Friday, April 27, 2012

Please note that this blog has been officially retired. Please follow along with my writing at, and on Twitter at @jenniferkoerber. Thanks much, and see you in the ether!

Monday, November 22, 2010

A quick thanks

My thanks to Deborah Elizabeth Finn, who not only gave me kudos for some of my consulting work, but also points out the valuable possibilities for collaboration between nonprofit technology workers and librarians.

To my librarian readers - what ideas spark when I suggest offering our information organization skills to local (or not so local) nonprofits? How else can we help our communities in this way?

Thursday, November 18, 2010

Presentations from Internet Librarian

Catching up is hard to do, it's true. Just in time for your weekend perusal, here are the presentations I gave at Internet Librarian back in October.

Tuesday, September 14, 2010

Internet Librarian, ahoy!

And, that's really about it. Check out my schedule and see where I'll be, give or take a turn down on the boardwalk.

Monday, July 26, 2010

Library Day in the Life

For at least today and tomorrow, I'll be participating in Library Day in the Life, a neat view into the working lives of information professionals of all stripes. I'll be updating via Twitter, since that's about my attention span.

Follow me at @eclecticlibrary and see what I do all day. I promise - no lunch blogging.

Or, follow the whole merry crew.

Monday, July 19, 2010


On Friday, I participated in my first T is For Training podcast/chat session and it was a hoot and half. Chatting about social media in libraries and how we can bring training to patrons wherever they may be. You won't hear my voice on the podcast, but you might next time.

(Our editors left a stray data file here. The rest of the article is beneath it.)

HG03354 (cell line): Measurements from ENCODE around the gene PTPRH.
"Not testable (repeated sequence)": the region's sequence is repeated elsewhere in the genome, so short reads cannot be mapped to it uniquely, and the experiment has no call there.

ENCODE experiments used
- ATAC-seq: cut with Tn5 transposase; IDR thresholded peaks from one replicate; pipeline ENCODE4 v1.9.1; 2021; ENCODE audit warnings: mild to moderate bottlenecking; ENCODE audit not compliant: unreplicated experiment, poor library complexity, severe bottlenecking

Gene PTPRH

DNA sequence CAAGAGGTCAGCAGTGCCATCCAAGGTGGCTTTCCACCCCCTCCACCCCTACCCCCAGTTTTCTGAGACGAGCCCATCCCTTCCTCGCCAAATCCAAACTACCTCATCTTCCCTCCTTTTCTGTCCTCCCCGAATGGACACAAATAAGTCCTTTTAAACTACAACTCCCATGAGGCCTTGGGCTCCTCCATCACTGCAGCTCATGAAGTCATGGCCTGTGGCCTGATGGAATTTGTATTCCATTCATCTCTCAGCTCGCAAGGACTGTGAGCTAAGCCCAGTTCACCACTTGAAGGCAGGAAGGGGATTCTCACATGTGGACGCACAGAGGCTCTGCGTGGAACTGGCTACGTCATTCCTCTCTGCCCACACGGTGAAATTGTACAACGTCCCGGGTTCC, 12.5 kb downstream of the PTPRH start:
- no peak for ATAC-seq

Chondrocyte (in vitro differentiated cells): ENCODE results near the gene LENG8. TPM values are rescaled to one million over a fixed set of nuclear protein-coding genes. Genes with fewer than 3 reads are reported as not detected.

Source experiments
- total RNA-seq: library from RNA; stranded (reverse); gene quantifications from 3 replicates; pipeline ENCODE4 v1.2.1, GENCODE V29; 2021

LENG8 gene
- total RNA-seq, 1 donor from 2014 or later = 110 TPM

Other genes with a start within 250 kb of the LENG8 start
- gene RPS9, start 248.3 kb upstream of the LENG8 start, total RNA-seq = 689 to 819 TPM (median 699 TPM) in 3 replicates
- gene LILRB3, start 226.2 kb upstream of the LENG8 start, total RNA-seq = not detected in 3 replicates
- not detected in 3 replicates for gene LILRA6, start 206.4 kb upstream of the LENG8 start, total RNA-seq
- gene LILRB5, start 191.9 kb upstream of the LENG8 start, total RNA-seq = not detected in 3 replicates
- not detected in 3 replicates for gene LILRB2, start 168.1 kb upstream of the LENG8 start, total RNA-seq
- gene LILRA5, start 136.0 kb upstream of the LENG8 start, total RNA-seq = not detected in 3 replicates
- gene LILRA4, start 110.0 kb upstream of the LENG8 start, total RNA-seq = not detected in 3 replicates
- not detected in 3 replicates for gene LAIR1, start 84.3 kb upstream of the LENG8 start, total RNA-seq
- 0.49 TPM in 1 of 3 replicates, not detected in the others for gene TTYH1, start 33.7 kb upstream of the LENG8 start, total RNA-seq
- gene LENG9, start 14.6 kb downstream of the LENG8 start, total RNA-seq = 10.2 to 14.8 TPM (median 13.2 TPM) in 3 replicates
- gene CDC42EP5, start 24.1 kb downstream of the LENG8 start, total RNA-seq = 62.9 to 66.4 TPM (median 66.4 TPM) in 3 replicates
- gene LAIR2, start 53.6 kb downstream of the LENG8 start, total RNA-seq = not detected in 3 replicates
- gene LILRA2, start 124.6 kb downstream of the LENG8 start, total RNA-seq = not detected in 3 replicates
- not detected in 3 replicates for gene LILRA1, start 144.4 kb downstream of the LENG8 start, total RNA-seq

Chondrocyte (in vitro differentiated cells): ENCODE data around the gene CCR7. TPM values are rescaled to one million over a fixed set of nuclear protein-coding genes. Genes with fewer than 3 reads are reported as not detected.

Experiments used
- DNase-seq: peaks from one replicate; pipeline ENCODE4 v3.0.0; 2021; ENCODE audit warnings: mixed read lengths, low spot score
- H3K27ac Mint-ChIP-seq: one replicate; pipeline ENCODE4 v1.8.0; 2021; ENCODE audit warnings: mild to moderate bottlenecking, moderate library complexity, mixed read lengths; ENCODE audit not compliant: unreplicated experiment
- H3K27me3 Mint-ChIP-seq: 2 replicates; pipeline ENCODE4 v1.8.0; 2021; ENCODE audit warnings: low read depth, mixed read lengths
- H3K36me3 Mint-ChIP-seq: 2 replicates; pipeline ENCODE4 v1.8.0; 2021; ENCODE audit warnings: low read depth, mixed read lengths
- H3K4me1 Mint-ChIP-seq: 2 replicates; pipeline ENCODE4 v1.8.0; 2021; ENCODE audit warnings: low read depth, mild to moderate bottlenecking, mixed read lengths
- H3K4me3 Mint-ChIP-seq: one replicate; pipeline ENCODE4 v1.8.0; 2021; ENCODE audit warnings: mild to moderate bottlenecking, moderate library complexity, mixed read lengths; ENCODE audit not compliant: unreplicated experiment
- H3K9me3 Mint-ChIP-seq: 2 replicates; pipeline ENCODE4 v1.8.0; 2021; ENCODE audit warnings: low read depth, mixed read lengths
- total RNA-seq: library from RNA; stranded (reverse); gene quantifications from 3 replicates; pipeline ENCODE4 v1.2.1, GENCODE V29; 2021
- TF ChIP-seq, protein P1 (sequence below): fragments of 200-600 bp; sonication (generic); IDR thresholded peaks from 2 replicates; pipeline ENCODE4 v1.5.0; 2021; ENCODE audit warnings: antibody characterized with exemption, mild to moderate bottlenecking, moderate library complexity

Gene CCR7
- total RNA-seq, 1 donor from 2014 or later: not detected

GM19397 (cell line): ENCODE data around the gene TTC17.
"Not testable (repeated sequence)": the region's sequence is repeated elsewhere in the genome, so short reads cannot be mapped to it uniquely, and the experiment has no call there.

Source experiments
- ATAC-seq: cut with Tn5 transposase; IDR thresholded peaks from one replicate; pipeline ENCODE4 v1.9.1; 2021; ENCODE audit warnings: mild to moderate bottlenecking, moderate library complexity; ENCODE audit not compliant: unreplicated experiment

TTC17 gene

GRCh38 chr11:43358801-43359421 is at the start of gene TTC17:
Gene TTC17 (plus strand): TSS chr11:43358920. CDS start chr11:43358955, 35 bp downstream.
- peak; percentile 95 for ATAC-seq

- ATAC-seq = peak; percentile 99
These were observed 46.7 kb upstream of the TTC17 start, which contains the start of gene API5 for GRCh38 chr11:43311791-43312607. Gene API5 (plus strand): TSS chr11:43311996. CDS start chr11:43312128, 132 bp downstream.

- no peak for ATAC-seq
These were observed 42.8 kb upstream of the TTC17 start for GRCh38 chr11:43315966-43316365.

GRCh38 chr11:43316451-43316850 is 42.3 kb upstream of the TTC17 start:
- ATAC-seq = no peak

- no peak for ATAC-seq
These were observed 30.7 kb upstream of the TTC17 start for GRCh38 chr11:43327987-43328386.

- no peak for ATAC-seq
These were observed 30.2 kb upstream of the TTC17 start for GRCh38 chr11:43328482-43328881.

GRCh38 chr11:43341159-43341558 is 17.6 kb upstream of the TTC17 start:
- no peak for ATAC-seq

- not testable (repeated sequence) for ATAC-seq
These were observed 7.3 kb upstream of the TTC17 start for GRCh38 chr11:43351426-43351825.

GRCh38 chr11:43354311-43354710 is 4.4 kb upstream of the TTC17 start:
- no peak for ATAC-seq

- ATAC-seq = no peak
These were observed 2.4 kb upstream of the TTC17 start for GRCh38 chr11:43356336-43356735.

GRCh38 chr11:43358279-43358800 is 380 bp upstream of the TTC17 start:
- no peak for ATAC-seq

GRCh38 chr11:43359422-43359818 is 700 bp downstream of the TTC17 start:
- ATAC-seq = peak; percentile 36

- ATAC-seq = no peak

So, to anyone visiting via the T is for Training page - Hallo!

As a quick update, I've recently switched positions at the BPL from Generalist/Acting Branch Manager to Web Services Librarian. I've been settling in to the new job for the past few weeks, and the nascent blog posts are starting to compose themselves in my head. Watch this space....

Also, I'll be attending and speaking at Internet Librarian in October, so if you're going to be there take a gander at my schedule and say hi!

Finally, I'm looking for good library-focused examples of social media guidelines and web-writing style guides, either as combined documents or separately. If you've got a good one to share or point at, let me know.

Ciao, and you'll be seeing more of me now.

Friday, April 30, 2010

Managing Online Life link list - Part I

Hi, all. I'm speaking today (in about 4 hours) at the Massachusetts Library Association's annual conference about "Managing Your Online Persona." I'll have a link to the presentation up on this blog soon. While you wait, check out a few articles on how you create and maintain your online professional presence. Enjoy!

Crafting an Online Persona by Craig Anderson (slideshare)

Who Really Owns Your Social Media Persona? by Drew McClelland

Fired for Facebook and Twitter by Phil Gerbyshak (and make sure you read through the comments for more)

The Psychology of Social Media: Can a visible brand ruin your life?" by Jennifer Leggio

How to Friend Mom, Dad and Your Boss on Facebook....Safely by Sarah Perez

Our Emotional Lives in Social Media by Aliza Sherman

A Guide to Protecting Your Information Privacy on the New Facebook by Jay Hathaway

Wednesday, March 24, 2010

Digital Commonwealth, here I come!

Evening, folks. Since I won't have my laptop with me at the conference tomorrow, I'm posting a link to the presentation I'm making at Digital Commonwealth's 4th Annual Conference tonight. For your pre-reading pleasure:

Reaching Patrons: Online Outreach for Libraries

Enjoy, and I hope to see many of you tomorrow at DigiComm, mid-April at Computers in Libraries or at the Massachusetts Library Association Annual Conference at the end of April. A busy spring!

Monday, December 28, 2009

End of year thoughts

In another forum, I was asked:

You have a less "books=sacred objects" view than many of the people we know in common. Would you say your view is common among librarians of tour acquaintance, or are you an outlier there (too)? Have you always felt that way about books or did you come to it along the way?